SOURCE: Self-reported by organization

How does this organization measure their results? It's a hard question but an important one.

Number of groups brought together in a coalition/alliance/partnership

This metric is no longer tracked.
Totals By Year
Population(s) Served

Aging, elderly, senior citizens

Type of Metric

Output - describing our activities and reach

Direction of Success

Holding steady

Context Notes

Find a Ride Network - partnership to increase access to transportation for seniors, individuals with disabilities in Waukesha County.

Number of clients served

This metric is no longer tracked.
Totals By Year
Population(s) Served

Adults,Aging, elderly, senior citizens

Related Program

Faith in Action

Type of Metric

Output - describing our activities and reach

Direction of Success

Increasing

Context Notes

Individuals received rides for healthcare and nutrition services, help with bills and forms,outdoor home chores, family caregiver support.

Number of volunteers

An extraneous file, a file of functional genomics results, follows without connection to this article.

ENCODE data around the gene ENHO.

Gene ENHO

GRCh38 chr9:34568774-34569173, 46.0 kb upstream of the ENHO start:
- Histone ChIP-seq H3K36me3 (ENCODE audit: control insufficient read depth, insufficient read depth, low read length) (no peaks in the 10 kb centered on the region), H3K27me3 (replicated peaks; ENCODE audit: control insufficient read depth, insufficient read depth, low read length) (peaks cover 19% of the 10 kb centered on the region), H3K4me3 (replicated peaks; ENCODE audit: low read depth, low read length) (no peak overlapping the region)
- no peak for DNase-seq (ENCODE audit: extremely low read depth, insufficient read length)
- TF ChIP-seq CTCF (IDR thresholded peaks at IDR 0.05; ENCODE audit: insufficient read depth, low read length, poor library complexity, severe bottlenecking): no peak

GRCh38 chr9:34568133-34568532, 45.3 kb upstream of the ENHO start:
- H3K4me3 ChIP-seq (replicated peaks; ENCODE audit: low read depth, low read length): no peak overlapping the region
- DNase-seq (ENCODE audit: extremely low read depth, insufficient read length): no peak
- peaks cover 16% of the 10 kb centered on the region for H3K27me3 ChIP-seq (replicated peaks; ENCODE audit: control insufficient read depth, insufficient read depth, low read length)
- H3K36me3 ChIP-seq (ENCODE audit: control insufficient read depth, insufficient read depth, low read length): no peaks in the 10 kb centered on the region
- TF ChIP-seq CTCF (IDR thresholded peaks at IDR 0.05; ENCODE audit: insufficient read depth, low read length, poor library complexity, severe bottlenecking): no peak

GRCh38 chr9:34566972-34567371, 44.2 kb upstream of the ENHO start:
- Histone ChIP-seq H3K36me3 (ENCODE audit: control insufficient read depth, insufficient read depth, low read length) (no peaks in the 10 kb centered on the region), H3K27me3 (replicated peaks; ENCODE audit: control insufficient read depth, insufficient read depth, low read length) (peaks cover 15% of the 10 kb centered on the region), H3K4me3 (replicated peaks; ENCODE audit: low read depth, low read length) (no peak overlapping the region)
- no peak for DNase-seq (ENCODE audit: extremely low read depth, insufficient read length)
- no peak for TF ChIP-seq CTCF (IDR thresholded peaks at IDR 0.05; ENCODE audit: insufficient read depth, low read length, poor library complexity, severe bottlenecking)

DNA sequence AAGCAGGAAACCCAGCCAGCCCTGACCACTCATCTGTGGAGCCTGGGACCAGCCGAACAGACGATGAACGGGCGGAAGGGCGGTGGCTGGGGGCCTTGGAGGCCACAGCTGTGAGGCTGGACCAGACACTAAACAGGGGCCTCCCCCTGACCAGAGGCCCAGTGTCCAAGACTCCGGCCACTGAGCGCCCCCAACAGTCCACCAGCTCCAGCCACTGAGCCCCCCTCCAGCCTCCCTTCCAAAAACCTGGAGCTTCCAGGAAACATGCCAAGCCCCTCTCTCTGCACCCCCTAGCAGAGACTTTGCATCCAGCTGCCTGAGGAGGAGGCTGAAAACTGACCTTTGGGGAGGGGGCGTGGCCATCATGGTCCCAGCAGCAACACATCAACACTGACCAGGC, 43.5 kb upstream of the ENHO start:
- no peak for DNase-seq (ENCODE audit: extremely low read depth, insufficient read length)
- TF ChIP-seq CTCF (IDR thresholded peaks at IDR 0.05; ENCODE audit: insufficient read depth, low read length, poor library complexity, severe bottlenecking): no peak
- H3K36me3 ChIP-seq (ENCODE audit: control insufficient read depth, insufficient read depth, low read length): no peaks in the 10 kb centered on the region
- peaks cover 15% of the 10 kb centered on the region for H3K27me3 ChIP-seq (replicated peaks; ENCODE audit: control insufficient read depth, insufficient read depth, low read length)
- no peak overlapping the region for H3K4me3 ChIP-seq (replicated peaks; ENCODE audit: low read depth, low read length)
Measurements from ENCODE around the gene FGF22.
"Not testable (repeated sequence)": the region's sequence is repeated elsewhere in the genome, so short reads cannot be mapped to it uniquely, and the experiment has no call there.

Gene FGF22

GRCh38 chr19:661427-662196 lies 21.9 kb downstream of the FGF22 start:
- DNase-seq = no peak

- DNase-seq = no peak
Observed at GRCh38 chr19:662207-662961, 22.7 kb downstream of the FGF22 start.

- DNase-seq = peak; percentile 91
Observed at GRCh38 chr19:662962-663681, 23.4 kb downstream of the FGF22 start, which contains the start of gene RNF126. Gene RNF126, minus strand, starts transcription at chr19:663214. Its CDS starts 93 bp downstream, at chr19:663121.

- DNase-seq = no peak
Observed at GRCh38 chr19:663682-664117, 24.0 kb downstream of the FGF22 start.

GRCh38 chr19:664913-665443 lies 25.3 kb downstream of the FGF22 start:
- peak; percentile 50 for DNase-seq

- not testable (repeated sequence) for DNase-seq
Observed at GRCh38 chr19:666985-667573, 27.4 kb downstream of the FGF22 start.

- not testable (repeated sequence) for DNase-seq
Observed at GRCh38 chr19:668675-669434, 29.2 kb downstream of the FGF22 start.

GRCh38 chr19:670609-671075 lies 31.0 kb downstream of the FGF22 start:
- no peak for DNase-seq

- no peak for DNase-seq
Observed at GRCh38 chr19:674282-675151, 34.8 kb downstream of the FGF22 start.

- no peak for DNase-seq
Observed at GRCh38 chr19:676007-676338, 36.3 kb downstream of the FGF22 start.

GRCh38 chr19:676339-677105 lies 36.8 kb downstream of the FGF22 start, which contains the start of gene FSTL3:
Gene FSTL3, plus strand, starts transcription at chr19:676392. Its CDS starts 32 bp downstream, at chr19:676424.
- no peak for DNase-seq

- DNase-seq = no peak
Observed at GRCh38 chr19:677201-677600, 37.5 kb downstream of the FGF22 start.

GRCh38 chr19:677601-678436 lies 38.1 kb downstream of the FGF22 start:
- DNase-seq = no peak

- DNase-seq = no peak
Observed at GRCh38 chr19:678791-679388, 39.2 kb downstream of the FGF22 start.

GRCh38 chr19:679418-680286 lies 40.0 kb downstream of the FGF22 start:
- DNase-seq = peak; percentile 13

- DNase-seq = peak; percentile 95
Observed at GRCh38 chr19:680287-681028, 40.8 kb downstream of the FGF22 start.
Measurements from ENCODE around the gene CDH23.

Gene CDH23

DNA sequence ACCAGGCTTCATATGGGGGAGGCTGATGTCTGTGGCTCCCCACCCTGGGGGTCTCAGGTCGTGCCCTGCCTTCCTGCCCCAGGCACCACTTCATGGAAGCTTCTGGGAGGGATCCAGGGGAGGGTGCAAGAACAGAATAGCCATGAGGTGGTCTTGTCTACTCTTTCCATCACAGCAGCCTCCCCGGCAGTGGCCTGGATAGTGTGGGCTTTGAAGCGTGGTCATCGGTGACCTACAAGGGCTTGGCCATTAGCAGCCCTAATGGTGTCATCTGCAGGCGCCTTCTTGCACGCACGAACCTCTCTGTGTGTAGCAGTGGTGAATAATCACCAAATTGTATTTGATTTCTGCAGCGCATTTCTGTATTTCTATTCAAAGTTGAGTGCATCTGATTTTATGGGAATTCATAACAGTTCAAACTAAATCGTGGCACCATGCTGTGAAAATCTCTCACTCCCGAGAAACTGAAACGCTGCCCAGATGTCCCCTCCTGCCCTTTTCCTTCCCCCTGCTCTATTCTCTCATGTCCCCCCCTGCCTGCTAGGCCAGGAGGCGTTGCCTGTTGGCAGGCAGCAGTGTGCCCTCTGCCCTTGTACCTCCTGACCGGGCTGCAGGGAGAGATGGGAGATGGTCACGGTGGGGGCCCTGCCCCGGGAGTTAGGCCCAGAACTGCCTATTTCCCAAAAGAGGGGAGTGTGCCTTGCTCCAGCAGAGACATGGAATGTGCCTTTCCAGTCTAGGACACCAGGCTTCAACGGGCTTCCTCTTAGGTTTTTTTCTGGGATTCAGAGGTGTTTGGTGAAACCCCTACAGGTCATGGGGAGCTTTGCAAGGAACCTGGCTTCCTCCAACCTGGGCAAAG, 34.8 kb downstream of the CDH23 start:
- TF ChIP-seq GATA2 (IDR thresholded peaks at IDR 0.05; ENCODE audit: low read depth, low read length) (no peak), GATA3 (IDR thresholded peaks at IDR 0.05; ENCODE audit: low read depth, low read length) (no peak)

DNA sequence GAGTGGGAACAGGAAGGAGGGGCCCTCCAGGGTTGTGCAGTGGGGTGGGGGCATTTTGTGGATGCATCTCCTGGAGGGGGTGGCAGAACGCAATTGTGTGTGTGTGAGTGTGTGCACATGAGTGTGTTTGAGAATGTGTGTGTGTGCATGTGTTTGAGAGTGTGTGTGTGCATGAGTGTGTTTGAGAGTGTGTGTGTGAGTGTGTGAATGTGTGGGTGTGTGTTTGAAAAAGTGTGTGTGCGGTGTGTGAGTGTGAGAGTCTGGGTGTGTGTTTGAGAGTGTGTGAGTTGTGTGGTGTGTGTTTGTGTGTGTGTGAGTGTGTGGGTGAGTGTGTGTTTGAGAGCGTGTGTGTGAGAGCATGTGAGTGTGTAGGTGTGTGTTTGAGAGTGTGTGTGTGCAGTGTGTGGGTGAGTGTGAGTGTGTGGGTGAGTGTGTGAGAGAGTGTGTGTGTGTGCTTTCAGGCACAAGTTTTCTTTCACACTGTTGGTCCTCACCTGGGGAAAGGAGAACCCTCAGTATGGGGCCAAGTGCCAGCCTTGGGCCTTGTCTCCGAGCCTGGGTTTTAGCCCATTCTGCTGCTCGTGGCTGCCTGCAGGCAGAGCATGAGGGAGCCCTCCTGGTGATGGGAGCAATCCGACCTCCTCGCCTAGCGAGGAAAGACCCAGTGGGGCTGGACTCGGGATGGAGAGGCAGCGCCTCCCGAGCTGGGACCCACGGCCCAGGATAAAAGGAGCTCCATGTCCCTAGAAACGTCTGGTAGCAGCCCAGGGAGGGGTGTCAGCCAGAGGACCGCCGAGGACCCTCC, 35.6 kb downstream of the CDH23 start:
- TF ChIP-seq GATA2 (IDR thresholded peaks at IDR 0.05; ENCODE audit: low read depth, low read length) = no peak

This metric is no longer tracked.
Totals By Year
Population(s) Served

Aging, elderly, senior citizens

Related Program

Retired and Senior Volunteer Program

Type of Metric

Output - describing our activities and reach

Direction of Success

Increasing

Context Notes

440 RSVP volunteers provided 17,763 hours of service in schools, government agencies and nonprofit organizations.

Number of unique website visitors

This metric is no longer tracked.
Totals By Year
Type of Metric

Input - describing resources we use

Direction of Success

Increasing

Number of return website visitors

This metric is no longer tracked.
Totals By Year
Type of Metric

Input - describing resources we use

Direction of Success

Increasing

Number of customers reporting satisfaction with program

This metric is no longer tracked.
Totals By Year
Population(s) Served

Adults,Aging, elderly, senior citizens

Related Program

Faith in Action

Type of Metric

Outcome - describing the effects on people or issues

Direction of Success

Increasing

Context Notes

Survey reported 324 clients served who felt supported by self-sufficiency programming.

Number of youth who volunteer/participate in community service

This metric is no longer tracked.
Totals By Year
Population(s) Served

Children and youth (0-19 years)

Related Program

Retired and Senior Volunteer Program